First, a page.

After Disaster, Japan Seals Itself Off From the World in ‘The Emissary’

On at least one occasion, the writer Yoko Tawada has given a public presentation of her work by reading aloud a poem written on a white glove. Reaching the end of the text, she pulls the glove off her hand, turns it inside out, and reads from the other side.

It’s a moment of cultivated eccentricity, to be sure, but also something of an artist statement. To Tawada — the acclaimed author of tender, screwy parables about outsiderdom — we are clad in language. It is a second skin; it determines the limits of our perception.

Tawada writes in Japanese and German, drifting between the two languages, sometimes within the same book. (She moved to Germany in 1982, in her early 20s, and has lived there since.) For her novel “The Naked Eye” (2009), she began in German, switched to Japanese and carried on, chapter by chapter, in whatever language she felt like. Then she translated the book into both languages and sent it off to her publishers in both countries.

Translation is an explicit theme in her fiction. She often writes from the point of view of animals, and takes a Nabokovian delight in neologisms (my favorites from her work: “stingword,” “headtheater”). “When you learn a language — as a child, or as a foreigner — you don’t just learn words but also how to make them, you learn the mechanism of the language, and you can keep making new words,” she told one interviewer. Tawada turns sentence structures inside out, just like that white glove. Every word feels frisked, investigated down to its root.

Her new novel, “The Emissary,” translated by Margaret Mitsutani, is a contentedly minor work. It has a recessive, lunar beauty compared to the sunny ambition and inventiveness of its predecessors, including her masterpiece (with the self-explanatory title), “The Bridegroom Was a Dog” (2012), and “Memoirs of a Polar Bear” (2016), which followed three generations of a distinguished literary family of polar bears.

The new book is set in Japan after an unnamed disaster (nuclear fallout is suggested). The country has quarantined itself from the rest of the world. The only wild living things left are spiders and crows. Language has started to vanish, too. The shelf life of words seems to have shortened; they pass out of fashion quickly and aren’t replaced. Men go through menopause. Children are so enfeebled that heartsick pediatricians begin to kill themselves.

Only the elderly remain robust — none more guiltily than Yoshiro, who is raising his great-grandson, the impossibly, almost unbearably sweet Mumei, who grows kinder and more tolerant as his body wastes away. When Mumei’s teeth begin to fall out, he reassures the horrified Yoshiro, “Don’t worry, Great-grandpa, sparrows get along fine without teeth.”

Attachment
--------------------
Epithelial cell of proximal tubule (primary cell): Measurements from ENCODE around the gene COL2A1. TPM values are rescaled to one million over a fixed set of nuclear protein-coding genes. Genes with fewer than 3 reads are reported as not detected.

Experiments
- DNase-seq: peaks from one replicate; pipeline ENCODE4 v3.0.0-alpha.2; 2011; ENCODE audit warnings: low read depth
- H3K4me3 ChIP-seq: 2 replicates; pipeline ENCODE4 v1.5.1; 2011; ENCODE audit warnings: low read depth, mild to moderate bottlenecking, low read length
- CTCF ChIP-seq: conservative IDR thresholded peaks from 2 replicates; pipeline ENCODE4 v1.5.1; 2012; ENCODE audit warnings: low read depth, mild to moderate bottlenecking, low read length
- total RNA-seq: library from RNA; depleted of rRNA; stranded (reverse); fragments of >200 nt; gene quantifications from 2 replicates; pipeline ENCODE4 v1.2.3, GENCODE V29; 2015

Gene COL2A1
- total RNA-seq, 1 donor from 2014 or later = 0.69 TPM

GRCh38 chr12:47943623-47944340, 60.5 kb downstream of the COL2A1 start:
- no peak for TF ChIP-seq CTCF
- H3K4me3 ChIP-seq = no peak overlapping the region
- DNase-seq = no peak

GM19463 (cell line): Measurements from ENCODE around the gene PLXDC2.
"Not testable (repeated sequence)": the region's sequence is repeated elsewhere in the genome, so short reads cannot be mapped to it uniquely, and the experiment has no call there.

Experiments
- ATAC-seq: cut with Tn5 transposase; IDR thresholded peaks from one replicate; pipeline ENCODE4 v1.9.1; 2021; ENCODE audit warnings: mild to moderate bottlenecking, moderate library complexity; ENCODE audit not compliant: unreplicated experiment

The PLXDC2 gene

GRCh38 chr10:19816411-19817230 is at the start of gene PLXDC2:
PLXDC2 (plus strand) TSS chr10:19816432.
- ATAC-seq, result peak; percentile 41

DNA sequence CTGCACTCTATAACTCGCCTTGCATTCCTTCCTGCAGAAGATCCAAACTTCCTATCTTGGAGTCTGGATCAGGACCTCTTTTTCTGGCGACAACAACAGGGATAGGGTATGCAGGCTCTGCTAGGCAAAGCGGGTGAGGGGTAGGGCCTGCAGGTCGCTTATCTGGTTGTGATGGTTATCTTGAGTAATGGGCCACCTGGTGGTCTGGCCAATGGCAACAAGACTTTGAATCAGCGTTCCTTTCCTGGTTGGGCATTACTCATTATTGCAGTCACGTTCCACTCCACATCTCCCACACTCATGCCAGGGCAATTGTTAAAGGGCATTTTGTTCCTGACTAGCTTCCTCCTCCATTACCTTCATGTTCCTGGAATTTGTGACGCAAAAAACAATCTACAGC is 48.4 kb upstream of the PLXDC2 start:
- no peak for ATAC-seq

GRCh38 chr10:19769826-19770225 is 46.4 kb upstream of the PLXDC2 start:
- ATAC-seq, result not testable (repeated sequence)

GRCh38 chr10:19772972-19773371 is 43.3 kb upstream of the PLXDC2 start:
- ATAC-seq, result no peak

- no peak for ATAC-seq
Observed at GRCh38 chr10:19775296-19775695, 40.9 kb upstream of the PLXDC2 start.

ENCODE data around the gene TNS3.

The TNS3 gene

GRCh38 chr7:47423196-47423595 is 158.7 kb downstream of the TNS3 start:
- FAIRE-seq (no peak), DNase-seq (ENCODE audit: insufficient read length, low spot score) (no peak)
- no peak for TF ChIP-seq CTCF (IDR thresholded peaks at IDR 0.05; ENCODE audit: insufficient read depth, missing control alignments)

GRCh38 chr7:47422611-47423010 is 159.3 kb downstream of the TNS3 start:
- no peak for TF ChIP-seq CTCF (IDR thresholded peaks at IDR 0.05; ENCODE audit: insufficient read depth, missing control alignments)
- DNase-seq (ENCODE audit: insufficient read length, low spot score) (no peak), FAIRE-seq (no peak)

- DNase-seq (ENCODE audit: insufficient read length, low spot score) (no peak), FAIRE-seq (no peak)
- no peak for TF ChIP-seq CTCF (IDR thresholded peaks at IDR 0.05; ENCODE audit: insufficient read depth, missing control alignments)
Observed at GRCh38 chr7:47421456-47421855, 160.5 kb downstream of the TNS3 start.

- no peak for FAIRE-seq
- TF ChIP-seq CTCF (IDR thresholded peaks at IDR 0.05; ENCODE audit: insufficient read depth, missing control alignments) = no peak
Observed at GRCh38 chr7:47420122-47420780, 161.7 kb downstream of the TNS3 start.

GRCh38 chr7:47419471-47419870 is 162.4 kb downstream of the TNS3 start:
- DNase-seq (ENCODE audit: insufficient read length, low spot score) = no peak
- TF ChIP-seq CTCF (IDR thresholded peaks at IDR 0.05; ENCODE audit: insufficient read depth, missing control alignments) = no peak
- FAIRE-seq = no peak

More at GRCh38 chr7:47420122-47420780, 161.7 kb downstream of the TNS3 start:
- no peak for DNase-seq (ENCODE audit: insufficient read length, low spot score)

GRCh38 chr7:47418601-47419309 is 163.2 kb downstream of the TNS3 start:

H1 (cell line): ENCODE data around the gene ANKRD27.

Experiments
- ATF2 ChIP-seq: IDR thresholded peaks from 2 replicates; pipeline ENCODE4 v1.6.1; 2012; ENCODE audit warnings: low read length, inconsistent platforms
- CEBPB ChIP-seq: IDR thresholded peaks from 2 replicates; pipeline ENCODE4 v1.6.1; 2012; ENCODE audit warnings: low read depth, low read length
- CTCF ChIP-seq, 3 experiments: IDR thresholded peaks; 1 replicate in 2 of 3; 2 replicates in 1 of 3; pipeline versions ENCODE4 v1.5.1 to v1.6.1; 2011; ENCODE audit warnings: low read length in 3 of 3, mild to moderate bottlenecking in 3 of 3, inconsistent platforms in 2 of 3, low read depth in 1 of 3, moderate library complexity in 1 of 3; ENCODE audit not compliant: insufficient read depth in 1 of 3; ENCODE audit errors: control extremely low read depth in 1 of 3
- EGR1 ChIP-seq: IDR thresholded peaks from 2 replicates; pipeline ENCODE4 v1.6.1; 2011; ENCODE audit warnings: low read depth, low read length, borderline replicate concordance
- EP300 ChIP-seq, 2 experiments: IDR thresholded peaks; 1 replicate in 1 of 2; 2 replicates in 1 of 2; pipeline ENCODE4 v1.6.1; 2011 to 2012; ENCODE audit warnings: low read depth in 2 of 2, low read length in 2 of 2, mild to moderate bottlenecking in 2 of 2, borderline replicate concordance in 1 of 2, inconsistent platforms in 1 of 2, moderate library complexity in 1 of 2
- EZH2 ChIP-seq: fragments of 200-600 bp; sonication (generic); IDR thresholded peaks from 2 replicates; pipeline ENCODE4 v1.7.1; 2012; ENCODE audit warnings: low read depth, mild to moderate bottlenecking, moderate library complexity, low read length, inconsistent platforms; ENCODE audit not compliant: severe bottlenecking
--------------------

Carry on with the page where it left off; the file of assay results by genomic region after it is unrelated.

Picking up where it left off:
Tawada is a great disciple of Kafka’s; he “predicted reality,” she is fond of saying. And while she shares certain of his preoccupations — with otherness and evoking animal life — hers is a more prosaic mission: She mirrors reality. Although her work is frequently described as strange — which it is, determinedly — there is always a stark social critique at its core. “Memoirs of a Polar Bear” is, after all, an immigrant novel and a stirring defense of the human right to migration. “For polar bears, national identity has always been a foreign concept,” she writes in that novel. “It’s common for them to get pregnant in Greenland, give birth in Canada, then raise the children in the Soviet Union. They possess no nationality, no passport. They never go into exile and cross national borders without a visa.”

“The Emissary” is as bleak a portrait of contemporary Japan as you could imagine. Tawada takes on the graying of the population and the trauma of the 2011 tsunami and the ensuing radiation leakage at the Fukushima Daiichi nuclear power plant. Hovering above all this, as always, is Tawada’s interest in the issue of translation, but this time the gulf is between what Susan Sontag called the kingdom of the well and the kingdom of the sick.

It’s quite a premise, but remains just that. The book feints at a narrative and at wrestling with the issues it raises — about the temptations and dangers of isolationism, the desire to imagine the lives of others, how the Fukushima tragedy tapped into Japan’s history of radiation poisoning going back to the bombing of Hiroshima and Nagasaki.

Tawada seems content to evoke mood, to polish her sentences to a high sheen. Her language has never been so arresting. But as Virginia Woolf wrote, novels are composed of paragraphs, not sentences. “The Emissary” is stalled there, at the level of a flickering brilliance that never kindles into more. From a writer with Tawada’s gifts, mere beauty can be a disappointment.

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